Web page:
8:00 PM, 7th May, 2004
One day in 1989, young East German Alexander's mother, dedicated servant to the socialist cause, suffers a heart attack while watching a confrontation between demonstrators and police, and slips into a coma. When she awakens several months later, the doctors inform Alexander (Bruhl) and his sister Ariane (Simon) that she's still very fragile, and exposure to any excitement could kill her. This is something of a problem, because in those few months, the Berlin Wall has come down and the world she knows and dedicated her life to working for has been swept away. This sets the scene for Alexander to attempt the impossible - recreating the old East Germany in his flat, so that he can protect his mother from the truth. This provides the main driver of the story, as Alexander ropes in his family and friends to help him maintain the ever more elaborate deception. Slowly the world he portrays to his mother changes from the real East Germany to a more ideal East Germany as he imagined it could have been.
It's a bittersweet story, emotionally concentrating on Alexander's love for both his mother and his girlfriend Lara (the very attractive Khamatova) whilst also containing a large dose of satire. Goodbye, Lenin! doesn't have a great number of laugh-out-loud moments, but it's definitely an enjoyable and entertaining film - and one you're not likely to forget the moment it ends.
9:00 PM, 7th May, 2004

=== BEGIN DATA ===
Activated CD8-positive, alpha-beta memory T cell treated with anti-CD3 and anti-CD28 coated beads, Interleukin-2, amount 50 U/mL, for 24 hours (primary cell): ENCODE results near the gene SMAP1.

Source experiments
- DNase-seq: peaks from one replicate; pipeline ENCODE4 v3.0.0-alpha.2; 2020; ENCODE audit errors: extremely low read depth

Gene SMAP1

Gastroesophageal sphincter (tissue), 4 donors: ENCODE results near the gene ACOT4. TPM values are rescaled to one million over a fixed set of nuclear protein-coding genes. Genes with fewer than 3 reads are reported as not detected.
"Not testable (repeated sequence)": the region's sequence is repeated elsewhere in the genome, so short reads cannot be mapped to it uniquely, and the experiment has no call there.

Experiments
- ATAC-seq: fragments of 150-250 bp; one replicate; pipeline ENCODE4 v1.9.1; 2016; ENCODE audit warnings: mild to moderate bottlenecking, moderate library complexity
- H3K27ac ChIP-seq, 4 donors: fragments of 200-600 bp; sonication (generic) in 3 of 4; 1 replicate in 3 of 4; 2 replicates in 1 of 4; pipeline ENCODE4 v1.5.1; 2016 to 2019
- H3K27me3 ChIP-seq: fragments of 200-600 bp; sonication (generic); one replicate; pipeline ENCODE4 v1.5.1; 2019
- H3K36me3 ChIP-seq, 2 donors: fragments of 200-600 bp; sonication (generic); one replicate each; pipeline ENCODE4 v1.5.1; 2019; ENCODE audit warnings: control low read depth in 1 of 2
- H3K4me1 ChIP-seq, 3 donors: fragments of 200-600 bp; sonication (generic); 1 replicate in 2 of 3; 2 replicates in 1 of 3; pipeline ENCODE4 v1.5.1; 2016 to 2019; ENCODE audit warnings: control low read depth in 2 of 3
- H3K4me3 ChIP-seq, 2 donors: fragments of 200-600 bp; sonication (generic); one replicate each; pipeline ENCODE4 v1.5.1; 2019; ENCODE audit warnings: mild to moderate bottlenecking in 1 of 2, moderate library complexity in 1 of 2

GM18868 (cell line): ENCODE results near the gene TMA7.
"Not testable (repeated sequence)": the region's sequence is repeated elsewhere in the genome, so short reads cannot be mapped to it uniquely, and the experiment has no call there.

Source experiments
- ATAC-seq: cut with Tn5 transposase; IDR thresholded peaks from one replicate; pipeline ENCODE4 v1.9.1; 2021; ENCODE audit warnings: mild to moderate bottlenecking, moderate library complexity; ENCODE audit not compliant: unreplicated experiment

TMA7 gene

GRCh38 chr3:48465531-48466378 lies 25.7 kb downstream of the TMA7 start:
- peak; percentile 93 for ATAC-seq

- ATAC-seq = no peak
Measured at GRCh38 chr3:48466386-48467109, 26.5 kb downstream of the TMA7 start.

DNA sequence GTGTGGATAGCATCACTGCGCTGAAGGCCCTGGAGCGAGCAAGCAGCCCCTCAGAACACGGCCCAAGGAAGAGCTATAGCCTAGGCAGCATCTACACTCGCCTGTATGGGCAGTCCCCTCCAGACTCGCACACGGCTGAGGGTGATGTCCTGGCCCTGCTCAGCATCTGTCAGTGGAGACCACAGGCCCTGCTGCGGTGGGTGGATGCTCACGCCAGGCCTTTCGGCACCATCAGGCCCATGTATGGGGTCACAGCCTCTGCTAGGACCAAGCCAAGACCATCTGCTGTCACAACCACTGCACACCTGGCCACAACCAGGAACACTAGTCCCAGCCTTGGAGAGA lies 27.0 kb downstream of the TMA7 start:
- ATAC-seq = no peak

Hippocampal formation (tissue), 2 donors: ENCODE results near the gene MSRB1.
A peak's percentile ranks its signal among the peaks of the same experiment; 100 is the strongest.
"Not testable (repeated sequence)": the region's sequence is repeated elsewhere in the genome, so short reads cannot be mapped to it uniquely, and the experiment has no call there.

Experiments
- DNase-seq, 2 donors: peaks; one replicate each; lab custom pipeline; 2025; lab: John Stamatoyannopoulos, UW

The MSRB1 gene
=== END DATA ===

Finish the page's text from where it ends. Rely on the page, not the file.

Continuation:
Life is like a pot of porridge. It's 1975, people in Sweden (and elsewhere) are living not in "group houses" but in "collectives", and good-natured, put-upon Goran (Hammarsten), a member of one such collective, is grimly stirring a pot of porridge. He's telling a couple of children how we are all like the oat flakes that make up this porridge, forced to surrender our individual existence in order to become part of something larger, warm, wholesome, "and, yes, beautiful". He sounds as though he's trying to convince himself. The porridge, like all porridge ever made, looks disgusting. The story begins when Elisabeth (Lindgren) finally decides to leave and take her two children away from her abusive husband. She moves into the "Together Collective" with Goran, her brother. The collective is just a nice suburban house crammed full of people. Cracks are starting to appear, although Goran cannot see them just yet. At the start of the film I felt stifled, wondering how the people living in this rabbit warren even managed to breathe. By the end, though, I almost felt at home. Even the porridge didn't look so bad.